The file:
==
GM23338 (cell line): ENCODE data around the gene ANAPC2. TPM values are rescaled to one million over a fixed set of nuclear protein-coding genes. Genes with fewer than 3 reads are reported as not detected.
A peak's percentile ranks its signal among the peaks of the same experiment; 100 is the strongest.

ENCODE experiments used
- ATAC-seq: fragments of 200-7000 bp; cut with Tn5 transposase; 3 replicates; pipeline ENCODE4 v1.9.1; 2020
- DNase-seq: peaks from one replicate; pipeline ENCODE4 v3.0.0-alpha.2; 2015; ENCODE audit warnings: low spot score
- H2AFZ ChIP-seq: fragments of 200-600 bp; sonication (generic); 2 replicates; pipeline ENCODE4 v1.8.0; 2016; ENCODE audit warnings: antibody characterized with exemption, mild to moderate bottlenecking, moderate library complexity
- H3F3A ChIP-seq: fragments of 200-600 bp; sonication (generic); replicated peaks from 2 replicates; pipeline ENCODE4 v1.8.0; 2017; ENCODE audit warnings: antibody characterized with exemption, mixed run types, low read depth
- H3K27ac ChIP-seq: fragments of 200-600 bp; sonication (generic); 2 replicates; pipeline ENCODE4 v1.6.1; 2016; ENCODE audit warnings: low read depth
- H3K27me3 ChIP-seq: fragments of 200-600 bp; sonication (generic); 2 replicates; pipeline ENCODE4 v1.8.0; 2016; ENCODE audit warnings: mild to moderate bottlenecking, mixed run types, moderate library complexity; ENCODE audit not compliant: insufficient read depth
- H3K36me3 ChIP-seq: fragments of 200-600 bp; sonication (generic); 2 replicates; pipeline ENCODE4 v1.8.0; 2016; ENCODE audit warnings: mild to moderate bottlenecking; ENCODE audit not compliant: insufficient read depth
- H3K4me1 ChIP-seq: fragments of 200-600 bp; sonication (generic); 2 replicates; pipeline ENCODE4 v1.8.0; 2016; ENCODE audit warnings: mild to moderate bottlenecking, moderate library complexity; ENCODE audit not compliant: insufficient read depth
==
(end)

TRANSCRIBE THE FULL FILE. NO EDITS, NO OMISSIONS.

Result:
GM23338 (cell line): ENCODE data around the gene ANAPC2. TPM values are rescaled to one million over a fixed set of nuclear protein-coding genes. Genes with fewer than 3 reads are reported as not detected.
A peak's percentile ranks its signal among the peaks of the same experiment; 100 is the strongest.

ENCODE experiments used
- ATAC-seq: fragments of 200-7000 bp; cut with Tn5 transposase; 3 replicates; pipeline ENCODE4 v1.9.1; 2020
- DNase-seq: peaks from one replicate; pipeline ENCODE4 v3.0.0-alpha.2; 2015; ENCODE audit warnings: low spot score
- H2AFZ ChIP-seq: fragments of 200-600 bp; sonication (generic); 2 replicates; pipeline ENCODE4 v1.8.0; 2016; ENCODE audit warnings: antibody characterized with exemption, mild to moderate bottlenecking, moderate library complexity
- H3F3A ChIP-seq: fragments of 200-600 bp; sonication (generic); replicated peaks from 2 replicates; pipeline ENCODE4 v1.8.0; 2017; ENCODE audit warnings: antibody characterized with exemption, mixed run types, low read depth
- H3K27ac ChIP-seq: fragments of 200-600 bp; sonication (generic); 2 replicates; pipeline ENCODE4 v1.6.1; 2016; ENCODE audit warnings: low read depth
- H3K27me3 ChIP-seq: fragments of 200-600 bp; sonication (generic); 2 replicates; pipeline ENCODE4 v1.8.0; 2016; ENCODE audit warnings: mild to moderate bottlenecking, mixed run types, moderate library complexity; ENCODE audit not compliant: insufficient read depth
- H3K36me3 ChIP-seq: fragments of 200-600 bp; sonication (generic); 2 replicates; pipeline ENCODE4 v1.8.0; 2016; ENCODE audit warnings: mild to moderate bottlenecking; ENCODE audit not compliant: insufficient read depth
- H3K4me1 ChIP-seq: fragments of 200-600 bp; sonication (generic); 2 replicates; pipeline ENCODE4 v1.8.0; 2016; ENCODE audit warnings: mild to moderate bottlenecking, moderate library complexity; ENCODE audit not compliant: insufficient read depth